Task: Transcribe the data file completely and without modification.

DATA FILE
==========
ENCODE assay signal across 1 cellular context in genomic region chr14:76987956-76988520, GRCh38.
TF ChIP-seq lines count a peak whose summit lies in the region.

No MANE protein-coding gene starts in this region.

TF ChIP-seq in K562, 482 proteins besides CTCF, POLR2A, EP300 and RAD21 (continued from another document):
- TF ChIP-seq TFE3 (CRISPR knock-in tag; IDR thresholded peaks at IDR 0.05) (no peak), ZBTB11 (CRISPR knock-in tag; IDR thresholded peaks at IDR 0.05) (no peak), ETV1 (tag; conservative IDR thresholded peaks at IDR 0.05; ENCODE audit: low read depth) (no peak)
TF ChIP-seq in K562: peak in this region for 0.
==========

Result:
ENCODE assay signal across 1 cellular context in genomic region chr14:76987956-76988520, GRCh38.
TF ChIP-seq lines count a peak whose summit lies in the region.

No MANE protein-coding gene starts in this region.

TF ChIP-seq in K562, 482 proteins besides CTCF, POLR2A, EP300 and RAD21 (continued from another document):
- TF ChIP-seq TFE3 (CRISPR knock-in tag; IDR thresholded peaks at IDR 0.05) (no peak), ZBTB11 (CRISPR knock-in tag; IDR thresholded peaks at IDR 0.05) (no peak), ETV1 (tag; conservative IDR thresholded peaks at IDR 0.05; ENCODE audit: low read depth) (no peak)
TF ChIP-seq in K562: peak in this region for 0.